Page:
Other poems are distinguished by a stark immediacy. “Sweet Jesus, she cannot breathe” starts off the piece entitled Haze.
In other instances, words are staggered as if they are being exhaled bit by bit:
“When your husband leaves you
and your daughter of two
not to cry mama
You just do.”
The brevity of the poems signals a conviction in her own words. In several of the poems, it is this economy of language that gives rise to a greater degree of meaning and exegetical possibilities. As she writes in Meaning:
“The world is full of metaphors
and I am one of them.”
A distinctly female voice emerges from this book.
It is a voice that is, at times, victimized, as in This Love quoted above, or bitterly disenchanted (“What difference will tonight make/on this street of sin/we still spread our legs for money”), or militant:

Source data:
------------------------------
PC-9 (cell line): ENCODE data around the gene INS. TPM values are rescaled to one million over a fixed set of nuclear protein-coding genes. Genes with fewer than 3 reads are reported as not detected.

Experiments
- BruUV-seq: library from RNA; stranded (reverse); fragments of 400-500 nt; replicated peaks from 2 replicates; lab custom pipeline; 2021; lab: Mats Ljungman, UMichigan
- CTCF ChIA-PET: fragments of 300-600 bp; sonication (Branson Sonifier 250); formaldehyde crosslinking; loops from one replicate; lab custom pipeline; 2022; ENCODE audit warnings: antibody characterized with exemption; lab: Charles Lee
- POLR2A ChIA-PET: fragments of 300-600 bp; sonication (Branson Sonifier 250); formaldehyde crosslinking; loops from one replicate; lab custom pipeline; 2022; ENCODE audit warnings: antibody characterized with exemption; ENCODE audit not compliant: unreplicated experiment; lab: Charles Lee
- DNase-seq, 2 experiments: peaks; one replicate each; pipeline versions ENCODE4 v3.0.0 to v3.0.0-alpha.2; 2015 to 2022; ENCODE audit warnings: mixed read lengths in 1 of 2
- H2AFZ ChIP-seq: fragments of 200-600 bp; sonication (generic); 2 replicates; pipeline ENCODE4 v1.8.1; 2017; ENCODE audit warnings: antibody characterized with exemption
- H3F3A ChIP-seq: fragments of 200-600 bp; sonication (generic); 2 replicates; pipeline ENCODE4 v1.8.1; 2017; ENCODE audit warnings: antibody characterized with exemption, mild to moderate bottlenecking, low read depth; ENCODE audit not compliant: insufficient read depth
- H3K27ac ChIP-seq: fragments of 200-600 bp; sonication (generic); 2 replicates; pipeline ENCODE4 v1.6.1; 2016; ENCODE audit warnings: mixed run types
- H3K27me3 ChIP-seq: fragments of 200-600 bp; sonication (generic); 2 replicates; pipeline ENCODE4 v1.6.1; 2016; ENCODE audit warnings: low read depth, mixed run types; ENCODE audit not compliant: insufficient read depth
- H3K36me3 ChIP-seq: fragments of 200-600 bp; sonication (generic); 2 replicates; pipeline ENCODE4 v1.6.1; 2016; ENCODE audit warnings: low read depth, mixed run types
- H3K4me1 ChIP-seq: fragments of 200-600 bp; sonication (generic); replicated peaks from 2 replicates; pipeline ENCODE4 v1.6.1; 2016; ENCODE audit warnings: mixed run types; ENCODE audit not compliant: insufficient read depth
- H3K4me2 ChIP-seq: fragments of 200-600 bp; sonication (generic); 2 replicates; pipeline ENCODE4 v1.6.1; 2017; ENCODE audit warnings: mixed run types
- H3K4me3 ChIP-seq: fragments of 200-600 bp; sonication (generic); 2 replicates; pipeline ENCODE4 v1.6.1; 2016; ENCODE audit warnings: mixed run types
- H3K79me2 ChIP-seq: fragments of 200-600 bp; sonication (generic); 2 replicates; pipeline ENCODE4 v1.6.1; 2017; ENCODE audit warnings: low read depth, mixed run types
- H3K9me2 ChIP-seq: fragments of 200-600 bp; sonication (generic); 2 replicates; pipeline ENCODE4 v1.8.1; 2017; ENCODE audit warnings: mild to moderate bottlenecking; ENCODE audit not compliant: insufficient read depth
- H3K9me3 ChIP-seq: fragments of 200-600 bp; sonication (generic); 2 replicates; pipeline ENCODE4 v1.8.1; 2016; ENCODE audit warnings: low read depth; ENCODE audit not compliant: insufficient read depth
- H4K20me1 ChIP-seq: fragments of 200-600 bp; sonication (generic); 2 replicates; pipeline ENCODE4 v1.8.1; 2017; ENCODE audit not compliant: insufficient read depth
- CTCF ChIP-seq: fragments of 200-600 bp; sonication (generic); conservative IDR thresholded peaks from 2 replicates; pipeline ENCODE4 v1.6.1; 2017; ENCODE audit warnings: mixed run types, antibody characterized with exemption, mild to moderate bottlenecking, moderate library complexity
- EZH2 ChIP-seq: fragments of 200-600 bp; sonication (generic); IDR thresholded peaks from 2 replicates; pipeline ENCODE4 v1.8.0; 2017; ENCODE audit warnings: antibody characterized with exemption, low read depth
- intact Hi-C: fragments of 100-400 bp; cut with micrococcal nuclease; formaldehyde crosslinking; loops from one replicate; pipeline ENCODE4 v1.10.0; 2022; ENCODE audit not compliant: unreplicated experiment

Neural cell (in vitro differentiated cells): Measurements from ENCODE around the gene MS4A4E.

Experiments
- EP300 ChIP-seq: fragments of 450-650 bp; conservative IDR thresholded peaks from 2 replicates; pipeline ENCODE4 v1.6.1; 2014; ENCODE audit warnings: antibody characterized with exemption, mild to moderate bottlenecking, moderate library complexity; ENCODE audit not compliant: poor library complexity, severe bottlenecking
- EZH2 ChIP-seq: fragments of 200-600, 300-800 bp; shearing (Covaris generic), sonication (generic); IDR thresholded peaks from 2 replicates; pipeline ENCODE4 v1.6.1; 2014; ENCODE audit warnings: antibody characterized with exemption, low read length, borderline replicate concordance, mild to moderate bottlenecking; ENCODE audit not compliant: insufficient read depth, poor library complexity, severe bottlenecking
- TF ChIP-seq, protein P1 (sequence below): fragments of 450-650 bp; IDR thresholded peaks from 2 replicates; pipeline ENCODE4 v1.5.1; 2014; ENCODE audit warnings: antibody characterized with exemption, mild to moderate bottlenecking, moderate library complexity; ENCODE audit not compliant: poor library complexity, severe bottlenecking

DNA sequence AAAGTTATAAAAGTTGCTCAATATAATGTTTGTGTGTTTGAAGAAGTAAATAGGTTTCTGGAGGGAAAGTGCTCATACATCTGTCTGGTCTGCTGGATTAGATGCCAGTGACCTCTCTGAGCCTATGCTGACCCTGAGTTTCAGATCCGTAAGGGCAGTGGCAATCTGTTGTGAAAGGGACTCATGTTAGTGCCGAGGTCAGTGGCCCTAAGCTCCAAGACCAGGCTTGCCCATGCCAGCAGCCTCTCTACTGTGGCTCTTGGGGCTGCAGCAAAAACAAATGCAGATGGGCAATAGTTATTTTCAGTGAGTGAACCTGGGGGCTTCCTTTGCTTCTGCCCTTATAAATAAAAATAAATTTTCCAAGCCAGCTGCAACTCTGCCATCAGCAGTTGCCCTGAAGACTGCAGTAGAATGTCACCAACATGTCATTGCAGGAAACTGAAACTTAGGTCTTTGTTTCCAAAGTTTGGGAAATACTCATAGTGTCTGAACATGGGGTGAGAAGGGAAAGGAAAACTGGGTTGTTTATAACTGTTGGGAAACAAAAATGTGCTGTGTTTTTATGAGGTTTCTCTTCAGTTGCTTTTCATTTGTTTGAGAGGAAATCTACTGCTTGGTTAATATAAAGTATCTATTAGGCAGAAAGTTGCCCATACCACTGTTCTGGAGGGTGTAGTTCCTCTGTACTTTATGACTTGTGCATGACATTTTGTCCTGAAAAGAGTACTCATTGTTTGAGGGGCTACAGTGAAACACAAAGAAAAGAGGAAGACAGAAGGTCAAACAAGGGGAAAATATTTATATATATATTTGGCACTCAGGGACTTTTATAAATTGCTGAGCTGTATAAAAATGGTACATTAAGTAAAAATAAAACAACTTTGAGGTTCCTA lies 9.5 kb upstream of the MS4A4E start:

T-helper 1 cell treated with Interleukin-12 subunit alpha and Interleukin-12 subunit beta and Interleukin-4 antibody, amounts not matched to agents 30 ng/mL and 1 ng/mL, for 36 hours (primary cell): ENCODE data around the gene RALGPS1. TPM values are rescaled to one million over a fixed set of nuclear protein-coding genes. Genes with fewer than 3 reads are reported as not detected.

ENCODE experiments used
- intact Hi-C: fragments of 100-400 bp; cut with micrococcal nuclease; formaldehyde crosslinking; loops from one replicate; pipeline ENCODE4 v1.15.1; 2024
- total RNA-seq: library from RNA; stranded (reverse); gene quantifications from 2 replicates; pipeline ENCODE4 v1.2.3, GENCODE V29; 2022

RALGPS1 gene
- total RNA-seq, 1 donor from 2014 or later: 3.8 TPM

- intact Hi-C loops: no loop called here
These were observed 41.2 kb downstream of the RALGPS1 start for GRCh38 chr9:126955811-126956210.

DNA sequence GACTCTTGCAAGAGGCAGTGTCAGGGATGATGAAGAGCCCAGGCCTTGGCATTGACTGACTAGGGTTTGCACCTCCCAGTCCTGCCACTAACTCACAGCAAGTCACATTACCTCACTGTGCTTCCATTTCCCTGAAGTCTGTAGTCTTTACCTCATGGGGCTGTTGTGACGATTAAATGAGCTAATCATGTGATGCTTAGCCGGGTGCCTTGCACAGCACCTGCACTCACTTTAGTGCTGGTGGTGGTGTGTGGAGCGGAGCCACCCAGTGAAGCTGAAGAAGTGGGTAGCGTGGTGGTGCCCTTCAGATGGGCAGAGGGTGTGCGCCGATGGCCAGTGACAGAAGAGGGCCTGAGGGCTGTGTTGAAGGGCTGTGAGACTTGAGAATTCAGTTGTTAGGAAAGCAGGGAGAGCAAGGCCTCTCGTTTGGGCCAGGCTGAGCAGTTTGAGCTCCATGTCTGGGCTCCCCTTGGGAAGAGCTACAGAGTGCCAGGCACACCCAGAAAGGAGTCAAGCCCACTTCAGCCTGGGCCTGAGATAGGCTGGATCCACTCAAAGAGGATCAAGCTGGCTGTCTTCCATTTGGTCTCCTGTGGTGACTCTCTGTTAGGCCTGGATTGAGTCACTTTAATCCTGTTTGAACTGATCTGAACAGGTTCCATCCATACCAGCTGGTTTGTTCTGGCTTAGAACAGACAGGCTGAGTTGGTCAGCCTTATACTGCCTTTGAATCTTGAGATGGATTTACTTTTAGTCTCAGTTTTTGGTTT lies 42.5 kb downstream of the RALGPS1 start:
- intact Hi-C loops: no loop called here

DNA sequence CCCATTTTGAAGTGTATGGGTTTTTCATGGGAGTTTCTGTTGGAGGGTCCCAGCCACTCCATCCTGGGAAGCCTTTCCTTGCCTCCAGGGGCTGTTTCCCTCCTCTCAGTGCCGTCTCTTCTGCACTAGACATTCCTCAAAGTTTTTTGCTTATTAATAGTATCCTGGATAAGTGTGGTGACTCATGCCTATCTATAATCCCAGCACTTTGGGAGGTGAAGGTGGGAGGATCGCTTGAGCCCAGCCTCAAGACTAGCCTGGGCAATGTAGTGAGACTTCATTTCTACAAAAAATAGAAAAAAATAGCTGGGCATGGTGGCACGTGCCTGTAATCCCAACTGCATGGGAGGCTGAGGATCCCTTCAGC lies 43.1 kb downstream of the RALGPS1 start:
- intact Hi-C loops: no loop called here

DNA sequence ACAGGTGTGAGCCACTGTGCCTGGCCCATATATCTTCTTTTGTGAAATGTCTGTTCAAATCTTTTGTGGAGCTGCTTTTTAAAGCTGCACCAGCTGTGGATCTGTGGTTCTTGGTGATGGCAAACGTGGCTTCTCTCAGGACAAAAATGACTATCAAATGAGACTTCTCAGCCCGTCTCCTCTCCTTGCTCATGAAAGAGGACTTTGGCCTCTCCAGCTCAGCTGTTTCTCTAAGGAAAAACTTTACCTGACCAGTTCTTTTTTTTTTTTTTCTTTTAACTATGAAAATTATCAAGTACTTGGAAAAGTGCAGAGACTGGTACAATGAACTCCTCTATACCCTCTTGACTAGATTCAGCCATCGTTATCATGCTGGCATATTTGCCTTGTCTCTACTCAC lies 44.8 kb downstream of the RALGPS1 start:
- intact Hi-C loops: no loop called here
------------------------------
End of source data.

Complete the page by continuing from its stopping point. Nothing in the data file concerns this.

“And so she died
for the cause
And so she blew herself up
for the cause”
Taken together, these particular poems exude a somewhat predictable brand of old school feminist angst: sisters, we have suffered for too long, let us take up arms.
But in some instances, she lets this go, and gives way to a female voice that is more voluptuous and more at ease with red lipstick — the implication is that feminism need not preclude femininity:
“Let me wear
my silks and makeup
make my entry
like a lady”
Sometimes, however, that female voice becomes more subliminal:
red depths, emerging
from many births
Dreaming through lifetimes
eating of roses, dark
wood and cactuses”